By: Wendy Rhein
I made my mother cry today. I didn’t mean to. I didn’t mean to make her cry but I did want her to react.
Days before her 71st birthday, Mom is cranky and taking all sorts of strange physical risks. Just this summer she had her hip replaced, making her fully bionic now with a titanium pole in her neck, and all four lower joints now made of plastic and metal. I swear I can hear the te-te-te-te of Steve Austin from the 70s television show as I watch her slowly move. Except he was jumping from building tops. She’s trying to get off the couch. I worry all the time that she will fall, or trip, or will break something. She hasn’t. And she is much, much more mobile than she was before the surgery. But my mind has a hard time moving beyond the pain and anxiety I got used to seeing on her face. As our roles are reversing I feel the same physical pain of powerlessness that I do when I can’t fix things for my kids to ease their hurts. I can’t fix hers either.
She decided to move furniture. She and my six-year-old started moving the couch and loveseat. Yes. I am in the shower or else they’d never attempt this madness. Like a kid sneaking a cookie, she’s roped Nate into helping her move things quickly to “surprise” me. Instead once I’m out and dry, I get a call from the living room. I know that tone. The furniture is all in the middle of the room. Nate is still pushing the unmoving couch with all his scrawny might. My mother is sitting to the side, grey, saying in a panting voice that she just can’t do it. She’s twisted her knee. I’m frustrated and want to throw my hands up. Instead, I bite my tongue and go about righting the room. I’m 42. I’m a single woman. I can move furniture like no one’s business.
And then she starts to help. I say no, please, I got it. Mom, wait, stop. Mom. MOM! STOP!
That got her attention. She starts to cry. She hates her body. She hates that it is failing her. She hates that she can’t keep up with me. (And I repeat what I often say – no one is asking you to keep up with me. Wrong thing to say.) She used to move furniture, she tells me. She could do anything. Someday this will happen to me and I’ll understand and hate it too.
We are each other’s mirror and it scares the crap out of both of us. I fear what I see and she envies what she sees.
I apologize. I agree to not discuss or point out what she cannot do. If she falls, she falls. If she hurts, she hurts. I have to let go a little and she has to accept the consequences of her decisions. The quandary for me is that her decisions affect my kids as well and that’s what I worry about most. I need her to be careful so we don’t lose her before she reaches her next birthday, and the one after that, and the one after that.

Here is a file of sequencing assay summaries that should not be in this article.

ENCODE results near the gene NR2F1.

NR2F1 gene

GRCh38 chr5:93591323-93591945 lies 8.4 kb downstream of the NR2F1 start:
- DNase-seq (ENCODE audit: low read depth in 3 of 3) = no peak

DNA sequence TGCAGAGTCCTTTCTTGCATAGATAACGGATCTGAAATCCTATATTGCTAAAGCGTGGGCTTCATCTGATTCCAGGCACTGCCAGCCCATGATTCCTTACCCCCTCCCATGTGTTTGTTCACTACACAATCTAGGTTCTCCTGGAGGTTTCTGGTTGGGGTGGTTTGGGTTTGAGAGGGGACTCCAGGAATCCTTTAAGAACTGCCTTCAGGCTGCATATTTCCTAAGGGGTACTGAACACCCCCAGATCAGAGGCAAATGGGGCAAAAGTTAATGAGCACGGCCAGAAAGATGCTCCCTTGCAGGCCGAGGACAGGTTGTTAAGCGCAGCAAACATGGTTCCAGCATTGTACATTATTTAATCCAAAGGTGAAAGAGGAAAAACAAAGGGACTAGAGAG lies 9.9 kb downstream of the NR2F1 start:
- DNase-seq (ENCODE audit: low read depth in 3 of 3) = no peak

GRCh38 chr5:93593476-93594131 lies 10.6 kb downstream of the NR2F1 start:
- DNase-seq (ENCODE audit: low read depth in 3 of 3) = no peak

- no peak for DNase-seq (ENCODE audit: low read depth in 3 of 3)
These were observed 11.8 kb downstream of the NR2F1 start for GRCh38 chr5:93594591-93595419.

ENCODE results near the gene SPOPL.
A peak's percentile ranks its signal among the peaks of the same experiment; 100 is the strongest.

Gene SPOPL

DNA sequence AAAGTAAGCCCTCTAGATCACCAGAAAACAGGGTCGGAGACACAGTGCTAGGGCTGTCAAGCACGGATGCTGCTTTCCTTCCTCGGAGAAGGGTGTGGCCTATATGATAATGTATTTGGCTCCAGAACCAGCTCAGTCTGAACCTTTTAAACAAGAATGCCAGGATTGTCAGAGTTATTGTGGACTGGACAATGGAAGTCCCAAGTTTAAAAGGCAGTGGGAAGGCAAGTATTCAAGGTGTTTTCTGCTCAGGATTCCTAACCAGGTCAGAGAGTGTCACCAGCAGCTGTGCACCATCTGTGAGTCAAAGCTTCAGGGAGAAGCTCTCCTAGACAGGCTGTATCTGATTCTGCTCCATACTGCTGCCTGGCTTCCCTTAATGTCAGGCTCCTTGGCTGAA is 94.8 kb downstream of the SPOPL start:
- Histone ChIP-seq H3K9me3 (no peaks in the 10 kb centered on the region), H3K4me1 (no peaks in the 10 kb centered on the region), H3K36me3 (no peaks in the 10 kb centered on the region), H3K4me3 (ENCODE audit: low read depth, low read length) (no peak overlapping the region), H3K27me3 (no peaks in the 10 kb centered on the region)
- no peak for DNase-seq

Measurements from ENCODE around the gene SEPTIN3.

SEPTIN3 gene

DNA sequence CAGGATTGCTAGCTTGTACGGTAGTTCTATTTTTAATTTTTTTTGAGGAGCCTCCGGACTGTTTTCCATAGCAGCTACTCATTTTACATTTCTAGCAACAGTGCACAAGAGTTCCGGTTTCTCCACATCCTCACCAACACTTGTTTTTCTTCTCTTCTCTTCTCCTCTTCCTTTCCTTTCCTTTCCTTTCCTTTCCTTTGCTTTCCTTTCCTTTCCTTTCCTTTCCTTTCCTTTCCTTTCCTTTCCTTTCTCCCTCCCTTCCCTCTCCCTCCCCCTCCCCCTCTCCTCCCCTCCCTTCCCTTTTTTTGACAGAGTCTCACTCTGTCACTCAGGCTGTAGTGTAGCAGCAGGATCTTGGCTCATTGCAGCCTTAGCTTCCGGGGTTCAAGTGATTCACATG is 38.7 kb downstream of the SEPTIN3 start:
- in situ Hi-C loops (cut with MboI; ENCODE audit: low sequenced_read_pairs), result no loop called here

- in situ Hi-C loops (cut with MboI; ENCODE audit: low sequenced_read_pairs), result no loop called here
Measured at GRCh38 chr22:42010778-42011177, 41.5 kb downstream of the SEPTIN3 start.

I try to make it up to her all day in small ways. I don’t say a word when I see her grimace in pain, or need to lie down in the early afternoon. And I make her favorite new dinner – a chicken, butternut squash, and pappardelle one plate meal that makes her smile. It heals me as much as it does her. And we both need it.
Pappardelle with Butternut Squash, Chicken and Blue Cheese
1 medium-sized butternut squash, peeled and cubed into 1 inch pieces (roughly)
1 shallot, diced
2T olive oil
1tsp dried thyme
1 1/2c pre-cooked chicken, cut into 1 inch pieces (great use for leftover chicken or a rotisserie chicken)
1 package pappardelle or other flat pasta
5oz soft blue cheese, crumbled
1. Peel, halve, and seed the butternut and cut into roughly 1-inch pieces. This is the most time consuming part of the recipe. I promise.
2. Heat the olive oil in a large skillet over medium-high heat. Add the shallot and cook until it softens and starts to turn golden. Add the thyme. Take a minute and breathe deeply over the pan. Notice how your shoulders are coming down from your ears.
3. Add the squash and the butter to the shallot and thyme mix. Let the butter sizzle and melt, stirring while it does. Add the water. Cover and reduce the heat, simmering for about 10 minutes or until the squash is tender but not mushy.
4. While the squash is cooking, prepare the pasta according to the box/bag. Don’t drain it all. Save some of the cooking liquid for later.
5. Season the squash with salt and pepper, being mindful that the blue cheese will add a lot of saltiness later on. Add the chicken and sauté the mix to warm the pre-cooked chicken and spread the flavors. Take another deep breath. Remove the pan from the heat.
6. Take about one ladleful, or half a cup, of the pasta water and add it to the squash. Then add the drained pasta to the squash. Gently toss to combine the pasta and the chicken/squash mix. Stir in half the blue cheese and watch the sauce come together with the starchy pasta water, the orange squash, and the melting cheese. It will start looking like a watercolor painting as the starches break down in the squash and cling to the pasta and chicken.
7. Serve in big pasta bowls, topped with the remaining blue cheese.
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Originally published on The Seattle Lesbian
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